My Nemesis is Yellow-billed Cuckoo. Some birds I really need for the US are Veery and American Tree Sparrow, pretty hard to get out here in California. Some birds I could get easier in California for the US would be Pectoral Sandpiper, Pac Golden Plover, Mountain Plover and Pine Grosbeak. Some fairly easy birds I need for California are Black-vented Shearwater, Pygmy-owl, and Solitary Sandpiper.

Some birds I would like to see are: the rest of the longspurs, Great Gray Owl, More Pelagic Species, and Sharp-tailed and Curlew Sandpiper.

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Well, the list of birds I'd love to see is loooooong, but as far as birds in my state that occur regularly that I've missed out on: Whooping Cranes (missed them by A DAY. I went to a spot in the morning someone had seen them at the evening before, and they were gone. So sad.), Purple Finch, Cerulean Warbler (really there is a whole mess of warblers, but that's the main one), Peregrine Falcon, Swallow-tailed Kite, and Dickcissel. Those last two are going to be a main goal for this summer.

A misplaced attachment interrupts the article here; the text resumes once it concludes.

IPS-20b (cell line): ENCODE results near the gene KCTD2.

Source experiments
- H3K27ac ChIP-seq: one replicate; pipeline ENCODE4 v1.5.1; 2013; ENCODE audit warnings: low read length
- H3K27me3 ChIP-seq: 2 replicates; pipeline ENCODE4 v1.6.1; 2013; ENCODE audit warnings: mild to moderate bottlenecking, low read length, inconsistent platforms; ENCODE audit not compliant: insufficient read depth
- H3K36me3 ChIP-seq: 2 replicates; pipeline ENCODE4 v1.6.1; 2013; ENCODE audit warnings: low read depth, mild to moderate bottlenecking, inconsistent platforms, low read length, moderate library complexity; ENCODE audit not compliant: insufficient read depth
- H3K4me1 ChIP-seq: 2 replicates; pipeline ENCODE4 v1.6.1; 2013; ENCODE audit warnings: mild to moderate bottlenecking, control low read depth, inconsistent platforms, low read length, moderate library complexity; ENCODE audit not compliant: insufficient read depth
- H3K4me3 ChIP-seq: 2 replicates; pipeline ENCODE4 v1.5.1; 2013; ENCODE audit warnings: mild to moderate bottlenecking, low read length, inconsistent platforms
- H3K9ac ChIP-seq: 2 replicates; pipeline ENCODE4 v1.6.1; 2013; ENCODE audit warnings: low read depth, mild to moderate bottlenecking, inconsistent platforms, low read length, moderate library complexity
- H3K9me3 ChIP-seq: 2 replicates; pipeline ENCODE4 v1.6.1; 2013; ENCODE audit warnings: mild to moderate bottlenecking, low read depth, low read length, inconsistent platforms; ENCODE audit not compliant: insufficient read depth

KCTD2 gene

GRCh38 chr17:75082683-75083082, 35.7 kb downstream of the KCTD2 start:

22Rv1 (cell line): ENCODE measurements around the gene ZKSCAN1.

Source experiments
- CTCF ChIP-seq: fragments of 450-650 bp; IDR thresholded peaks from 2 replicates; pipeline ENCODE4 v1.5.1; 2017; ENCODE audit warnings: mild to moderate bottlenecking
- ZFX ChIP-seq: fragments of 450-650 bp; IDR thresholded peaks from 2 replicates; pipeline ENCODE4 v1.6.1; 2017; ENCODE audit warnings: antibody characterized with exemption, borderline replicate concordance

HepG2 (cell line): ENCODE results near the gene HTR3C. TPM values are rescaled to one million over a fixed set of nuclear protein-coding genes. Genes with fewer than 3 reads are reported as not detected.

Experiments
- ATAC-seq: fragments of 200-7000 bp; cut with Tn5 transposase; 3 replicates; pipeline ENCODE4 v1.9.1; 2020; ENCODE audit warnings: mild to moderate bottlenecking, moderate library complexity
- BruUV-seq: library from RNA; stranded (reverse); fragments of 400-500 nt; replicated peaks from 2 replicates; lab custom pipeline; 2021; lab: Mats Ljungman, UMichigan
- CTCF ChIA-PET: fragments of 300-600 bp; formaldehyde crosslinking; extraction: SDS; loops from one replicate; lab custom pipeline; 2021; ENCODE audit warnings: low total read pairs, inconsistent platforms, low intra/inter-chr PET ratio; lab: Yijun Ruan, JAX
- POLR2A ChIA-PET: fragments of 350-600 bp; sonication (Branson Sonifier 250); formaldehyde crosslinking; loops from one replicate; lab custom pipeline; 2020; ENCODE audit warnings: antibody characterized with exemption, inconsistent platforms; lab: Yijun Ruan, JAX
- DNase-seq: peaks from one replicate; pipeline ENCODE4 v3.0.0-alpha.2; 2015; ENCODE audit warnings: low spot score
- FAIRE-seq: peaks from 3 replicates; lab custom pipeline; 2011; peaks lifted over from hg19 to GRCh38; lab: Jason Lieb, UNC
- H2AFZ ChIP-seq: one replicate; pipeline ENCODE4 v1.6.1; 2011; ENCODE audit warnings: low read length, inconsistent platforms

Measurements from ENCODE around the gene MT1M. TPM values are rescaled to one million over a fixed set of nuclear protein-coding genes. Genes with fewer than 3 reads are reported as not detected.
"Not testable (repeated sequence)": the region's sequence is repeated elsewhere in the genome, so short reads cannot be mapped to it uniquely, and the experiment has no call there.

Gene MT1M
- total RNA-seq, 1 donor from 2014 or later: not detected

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Well what do you know? I was driving yesterday between two birding sites. Bird over the road, wondered what it was, it banked, and showed that classic Swallow-tailed Kite silhouette. No mistaking it. Got super excited, slowed down, pulled over, grabbed the camera, got out of the car, and. . .he was gone. Drove around for a while trying to find him again, but never did.

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  • 2 weeks later...
On 5/19/2020 at 7:23 AM, Connor Cochrane said:

My Nemesis is Yellow-billed Cuckoo. Some birds I really need for the US are Veery and American Tree Sparrow, pretty hard to get out here in California. Some birds I could get easier in California for the US would be Pectoral Sandpiper, Pac Golden Plover, Mountain Plover and Pine Grosbeak. Some fairly easy birds I need for California are Black-vented Shearwater, Pygmy-owl, and Solitary Sandpiper.